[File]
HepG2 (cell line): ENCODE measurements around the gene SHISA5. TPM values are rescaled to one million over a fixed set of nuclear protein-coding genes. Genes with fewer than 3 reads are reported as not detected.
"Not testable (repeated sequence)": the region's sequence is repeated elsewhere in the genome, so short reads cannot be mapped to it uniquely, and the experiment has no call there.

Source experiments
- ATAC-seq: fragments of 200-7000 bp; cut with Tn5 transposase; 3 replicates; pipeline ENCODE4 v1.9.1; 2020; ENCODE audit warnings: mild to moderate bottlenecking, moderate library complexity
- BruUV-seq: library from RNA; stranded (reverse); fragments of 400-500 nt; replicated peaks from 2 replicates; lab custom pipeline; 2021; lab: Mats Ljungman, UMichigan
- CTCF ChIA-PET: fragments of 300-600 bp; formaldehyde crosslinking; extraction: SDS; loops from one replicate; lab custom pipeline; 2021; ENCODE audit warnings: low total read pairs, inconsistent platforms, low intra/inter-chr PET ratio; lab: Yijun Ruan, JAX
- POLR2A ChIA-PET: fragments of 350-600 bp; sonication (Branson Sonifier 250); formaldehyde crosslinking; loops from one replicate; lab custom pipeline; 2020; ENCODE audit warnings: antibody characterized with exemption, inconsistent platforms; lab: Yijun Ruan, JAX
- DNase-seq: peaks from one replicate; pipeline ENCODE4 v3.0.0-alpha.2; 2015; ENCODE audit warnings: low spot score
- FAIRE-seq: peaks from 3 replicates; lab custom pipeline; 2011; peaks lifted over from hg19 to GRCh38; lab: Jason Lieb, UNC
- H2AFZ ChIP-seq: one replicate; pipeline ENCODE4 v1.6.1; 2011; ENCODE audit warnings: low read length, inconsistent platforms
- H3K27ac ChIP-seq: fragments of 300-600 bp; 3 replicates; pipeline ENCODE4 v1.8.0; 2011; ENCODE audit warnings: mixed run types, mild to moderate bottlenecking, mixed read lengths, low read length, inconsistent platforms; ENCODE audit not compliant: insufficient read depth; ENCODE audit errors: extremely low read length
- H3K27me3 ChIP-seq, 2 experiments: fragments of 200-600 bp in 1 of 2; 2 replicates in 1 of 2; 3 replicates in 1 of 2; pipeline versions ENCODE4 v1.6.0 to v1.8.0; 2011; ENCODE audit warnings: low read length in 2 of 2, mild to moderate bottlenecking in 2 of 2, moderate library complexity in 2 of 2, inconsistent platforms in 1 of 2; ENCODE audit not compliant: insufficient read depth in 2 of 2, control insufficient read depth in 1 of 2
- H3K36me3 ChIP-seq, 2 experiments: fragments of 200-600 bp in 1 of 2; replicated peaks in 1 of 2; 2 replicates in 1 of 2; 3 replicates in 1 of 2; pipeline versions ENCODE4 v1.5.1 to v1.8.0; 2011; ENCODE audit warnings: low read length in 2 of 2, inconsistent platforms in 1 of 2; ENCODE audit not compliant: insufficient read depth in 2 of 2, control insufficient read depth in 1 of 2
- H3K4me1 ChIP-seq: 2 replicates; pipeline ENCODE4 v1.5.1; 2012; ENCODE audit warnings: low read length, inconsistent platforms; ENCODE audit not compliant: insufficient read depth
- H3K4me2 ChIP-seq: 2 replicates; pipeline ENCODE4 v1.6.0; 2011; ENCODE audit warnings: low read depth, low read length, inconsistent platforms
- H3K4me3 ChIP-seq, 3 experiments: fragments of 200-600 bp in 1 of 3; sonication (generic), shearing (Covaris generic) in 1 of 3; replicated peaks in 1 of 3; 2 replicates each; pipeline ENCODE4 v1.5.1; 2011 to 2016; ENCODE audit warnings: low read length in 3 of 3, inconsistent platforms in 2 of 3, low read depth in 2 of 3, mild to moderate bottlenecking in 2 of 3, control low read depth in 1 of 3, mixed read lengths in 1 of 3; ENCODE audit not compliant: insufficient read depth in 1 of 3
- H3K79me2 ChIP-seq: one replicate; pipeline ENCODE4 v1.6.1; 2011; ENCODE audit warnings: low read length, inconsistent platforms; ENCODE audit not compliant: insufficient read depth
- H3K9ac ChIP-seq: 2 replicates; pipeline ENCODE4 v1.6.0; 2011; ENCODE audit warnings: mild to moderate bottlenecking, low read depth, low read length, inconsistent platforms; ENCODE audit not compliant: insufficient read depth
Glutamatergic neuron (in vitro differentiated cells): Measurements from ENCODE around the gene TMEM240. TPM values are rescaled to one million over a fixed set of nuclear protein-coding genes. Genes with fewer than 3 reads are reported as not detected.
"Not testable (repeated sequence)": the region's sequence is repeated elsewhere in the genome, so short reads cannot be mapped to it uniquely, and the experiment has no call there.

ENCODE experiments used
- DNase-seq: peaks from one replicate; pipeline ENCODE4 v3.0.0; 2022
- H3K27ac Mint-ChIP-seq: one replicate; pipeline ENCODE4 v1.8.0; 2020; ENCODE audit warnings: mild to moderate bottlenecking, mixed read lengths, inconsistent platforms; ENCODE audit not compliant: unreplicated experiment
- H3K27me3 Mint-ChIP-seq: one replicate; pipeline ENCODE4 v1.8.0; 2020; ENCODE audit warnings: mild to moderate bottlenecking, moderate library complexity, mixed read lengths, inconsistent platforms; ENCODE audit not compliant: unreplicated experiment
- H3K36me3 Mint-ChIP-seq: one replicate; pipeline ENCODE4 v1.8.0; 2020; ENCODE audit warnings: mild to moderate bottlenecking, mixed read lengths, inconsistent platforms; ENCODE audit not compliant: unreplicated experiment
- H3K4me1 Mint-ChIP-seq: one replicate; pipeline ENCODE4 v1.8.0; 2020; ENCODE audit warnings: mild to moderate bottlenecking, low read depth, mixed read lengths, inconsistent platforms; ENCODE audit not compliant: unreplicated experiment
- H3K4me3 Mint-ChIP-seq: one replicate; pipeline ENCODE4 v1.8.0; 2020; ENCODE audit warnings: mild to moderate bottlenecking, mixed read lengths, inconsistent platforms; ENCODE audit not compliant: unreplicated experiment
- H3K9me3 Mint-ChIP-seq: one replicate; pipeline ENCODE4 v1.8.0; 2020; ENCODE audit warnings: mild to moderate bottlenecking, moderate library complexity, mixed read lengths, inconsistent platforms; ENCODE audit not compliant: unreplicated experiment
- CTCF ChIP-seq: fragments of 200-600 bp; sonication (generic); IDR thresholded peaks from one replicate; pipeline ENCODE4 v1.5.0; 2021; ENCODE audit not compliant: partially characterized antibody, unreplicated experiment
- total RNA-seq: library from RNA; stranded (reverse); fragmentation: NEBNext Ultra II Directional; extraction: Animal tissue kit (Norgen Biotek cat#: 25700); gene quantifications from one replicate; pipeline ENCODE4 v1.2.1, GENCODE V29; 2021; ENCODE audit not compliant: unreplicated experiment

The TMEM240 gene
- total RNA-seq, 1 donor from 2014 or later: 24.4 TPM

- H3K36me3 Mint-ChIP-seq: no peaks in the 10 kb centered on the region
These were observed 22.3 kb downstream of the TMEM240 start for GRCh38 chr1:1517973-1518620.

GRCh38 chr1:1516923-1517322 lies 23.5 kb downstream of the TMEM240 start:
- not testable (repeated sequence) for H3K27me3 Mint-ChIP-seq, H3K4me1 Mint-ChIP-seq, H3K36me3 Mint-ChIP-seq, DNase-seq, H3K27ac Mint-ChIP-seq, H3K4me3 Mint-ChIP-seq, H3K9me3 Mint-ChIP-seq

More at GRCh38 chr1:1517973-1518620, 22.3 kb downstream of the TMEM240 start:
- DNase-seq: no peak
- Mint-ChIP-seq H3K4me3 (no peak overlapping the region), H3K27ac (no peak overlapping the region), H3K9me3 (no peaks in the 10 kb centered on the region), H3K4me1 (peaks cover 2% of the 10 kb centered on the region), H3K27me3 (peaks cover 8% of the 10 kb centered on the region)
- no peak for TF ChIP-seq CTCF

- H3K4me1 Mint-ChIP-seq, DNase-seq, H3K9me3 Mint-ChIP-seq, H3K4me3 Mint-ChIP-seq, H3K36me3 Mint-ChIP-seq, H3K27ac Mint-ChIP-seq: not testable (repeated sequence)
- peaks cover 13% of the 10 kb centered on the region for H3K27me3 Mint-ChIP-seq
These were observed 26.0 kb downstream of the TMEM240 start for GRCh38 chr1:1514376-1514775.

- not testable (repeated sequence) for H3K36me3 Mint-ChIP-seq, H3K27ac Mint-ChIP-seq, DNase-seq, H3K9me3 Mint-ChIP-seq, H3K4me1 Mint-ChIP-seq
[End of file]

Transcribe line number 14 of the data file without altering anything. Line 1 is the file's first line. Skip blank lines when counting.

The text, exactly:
- H3K4me1 ChIP-seq: 2 replicates; pipeline ENCODE4 v1.5.1; 2012; ENCODE audit warnings: low read length, inconsistent platforms; ENCODE audit not compliant: insufficient read depth